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LOWRY: Whistleblowers entitled to protection, compensation

In the early 1970s, Ralph Nader coined the term “whistleblower” to describe individuals with knowledge of fraud, safety violations or other illegal acts who decide to come forward to share that information with the government.

Whistleblowers play a key role in the U.S. justice system, helping to reduce fraud, increase safety and ensure transparency. By offering legal protection to whistleblowers in the workplace, the state and federal governments encourage these private citizens to report fraud, which costs taxpayers as well as the government billions of dollars annually.

Federal and state whistleblower statutes protect workers from retaliation for reporting safety concerns, work-related injuries or other protected activities.

The False Claims Act offers financial compensation to whistleblowers whose lawsuits recover government funds and protects whistleblowers from retaliation from employers because of risks they have voluntarily taken to expose fraud against the government.

According to the U.S. Department of Justice, the federal government has recovered more than $39 billion in cases brought under the False Claims Act since 1987. In addition, the federal government has paid more than $4.2 billion in awards to whistleblowers under that statute, including approximately $3.6 billion since 2001.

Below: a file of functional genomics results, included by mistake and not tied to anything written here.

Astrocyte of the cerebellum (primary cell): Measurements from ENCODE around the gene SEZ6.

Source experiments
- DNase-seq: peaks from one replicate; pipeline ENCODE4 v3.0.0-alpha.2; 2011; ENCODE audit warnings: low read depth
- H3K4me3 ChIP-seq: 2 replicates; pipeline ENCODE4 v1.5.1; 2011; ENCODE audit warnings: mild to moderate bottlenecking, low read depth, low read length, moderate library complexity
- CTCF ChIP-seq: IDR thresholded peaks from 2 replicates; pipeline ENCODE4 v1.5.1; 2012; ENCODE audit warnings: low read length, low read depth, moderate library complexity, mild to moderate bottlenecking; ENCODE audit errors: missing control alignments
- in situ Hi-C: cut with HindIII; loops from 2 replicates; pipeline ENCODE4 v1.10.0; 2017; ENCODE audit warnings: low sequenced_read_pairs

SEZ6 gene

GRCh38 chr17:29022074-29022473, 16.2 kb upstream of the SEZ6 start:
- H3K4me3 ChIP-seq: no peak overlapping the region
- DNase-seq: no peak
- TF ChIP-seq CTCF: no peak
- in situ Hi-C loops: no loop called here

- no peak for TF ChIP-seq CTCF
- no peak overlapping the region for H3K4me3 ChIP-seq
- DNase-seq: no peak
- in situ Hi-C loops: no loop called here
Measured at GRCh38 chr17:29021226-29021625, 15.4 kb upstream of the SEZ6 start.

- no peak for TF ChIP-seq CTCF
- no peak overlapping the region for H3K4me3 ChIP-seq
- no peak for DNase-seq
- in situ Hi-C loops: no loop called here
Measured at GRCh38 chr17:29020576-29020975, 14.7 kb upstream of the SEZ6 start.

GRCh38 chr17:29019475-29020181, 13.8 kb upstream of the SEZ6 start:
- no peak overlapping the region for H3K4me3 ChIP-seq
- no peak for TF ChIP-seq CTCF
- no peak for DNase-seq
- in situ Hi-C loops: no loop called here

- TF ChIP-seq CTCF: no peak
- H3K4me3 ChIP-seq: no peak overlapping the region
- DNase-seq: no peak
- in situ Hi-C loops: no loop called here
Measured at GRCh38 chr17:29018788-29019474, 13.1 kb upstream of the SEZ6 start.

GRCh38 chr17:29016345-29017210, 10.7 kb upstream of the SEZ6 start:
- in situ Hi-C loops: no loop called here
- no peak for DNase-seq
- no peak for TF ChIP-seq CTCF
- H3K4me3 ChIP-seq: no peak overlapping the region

A qui tam lawsuit, a specific type of whistleblower case that falls under the False Claims Act, rewards whistleblowers if their case recovers funds for the government. In a qui tam lawsuit, the government can collect up to three times the defrauded amount, plus additional fines and penalties for each false claim.

Qui tam cases provide incentives for whistleblowers to help the government reduce fraud, from the filing of false Medicare and Medicaid claims to knowingly selling the government defective products. In many cases, the government would never have discovered the fraudulent activity had the whistleblower not come forward with the information.

The financial reward for a whistleblower in a qui tam case varies, depending upon how the case in handled and how funds are recovered. If the government recovers funds through a trial or settlement, the whistleblower is typically awarded between 15 and 25 percent of the recovery.

If the case is pursued by independent legal counsel without government intervention, the whistleblower reward ranges between 25 and 30 percent of the recovery.

Since the Occupational Safety and Health Act passed in 1970, Congress has expanded federal whistleblower authority to protect workers from retaliation under 22 different laws. Complaints must be reported to the Occupational Safety and Health Administration (OSHA) office within established time frames following any retaliatory action, as prescribed by law.

If you have evidence of fraud against the government and decide to expose that fraudulent activity, seek legal counsel to ensure compliance with the False Claims Act and to maximize potential recovery amounts.

Whistleblower cases can be complicated, so it’s important to work closely with an attorney who can help the government investigate the allegations at hand and determine appropriate compensation under state and federal law.

 

Stephen G. Lowry is a partner with the law firm of Harris Penn Lowry LLP who has handled numerous whistleblower claims. He can be reached at steve@hpllegal.com or 912-651-9967.

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